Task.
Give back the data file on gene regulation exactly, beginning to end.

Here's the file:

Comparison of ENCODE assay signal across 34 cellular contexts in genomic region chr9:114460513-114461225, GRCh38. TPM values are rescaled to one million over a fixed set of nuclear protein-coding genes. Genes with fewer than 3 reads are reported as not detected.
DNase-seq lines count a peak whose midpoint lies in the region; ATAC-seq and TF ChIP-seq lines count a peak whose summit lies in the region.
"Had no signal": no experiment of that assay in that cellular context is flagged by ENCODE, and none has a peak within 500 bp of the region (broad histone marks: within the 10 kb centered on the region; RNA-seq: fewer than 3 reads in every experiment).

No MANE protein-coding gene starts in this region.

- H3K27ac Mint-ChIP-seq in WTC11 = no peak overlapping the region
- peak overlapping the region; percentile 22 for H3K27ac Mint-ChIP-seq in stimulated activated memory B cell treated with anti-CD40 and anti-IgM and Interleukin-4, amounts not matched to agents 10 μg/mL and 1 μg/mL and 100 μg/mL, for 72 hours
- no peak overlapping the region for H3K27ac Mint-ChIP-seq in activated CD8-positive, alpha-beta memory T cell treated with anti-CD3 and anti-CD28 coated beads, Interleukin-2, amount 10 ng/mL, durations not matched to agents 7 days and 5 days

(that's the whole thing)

Comparison of ENCODE assay signal across 34 cellular contexts in genomic region chr9:114460513-114461225, GRCh38. TPM values are rescaled to one million over a fixed set of nuclear protein-coding genes. Genes with fewer than 3 reads are reported as not detected.
DNase-seq lines count a peak whose midpoint lies in the region; ATAC-seq and TF ChIP-seq lines count a peak whose summit lies in the region.
"Had no signal": no experiment of that assay in that cellular context is flagged by ENCODE, and none has a peak within 500 bp of the region (broad histone marks: within the 10 kb centered on the region; RNA-seq: fewer than 3 reads in every experiment).

No MANE protein-coding gene starts in this region.

- H3K27ac Mint-ChIP-seq in WTC11 = no peak overlapping the region
- peak overlapping the region; percentile 22 for H3K27ac Mint-ChIP-seq in stimulated activated memory B cell treated with anti-CD40 and anti-IgM and Interleukin-4, amounts not matched to agents 10 μg/mL and 1 μg/mL and 100 μg/mL, for 72 hours
- no peak overlapping the region for H3K27ac Mint-ChIP-seq in activated CD8-positive, alpha-beta memory T cell treated with anti-CD3 and anti-CD28 coated beads, Interleukin-2, amount 10 ng/mL, durations not matched to agents 7 days and 5 days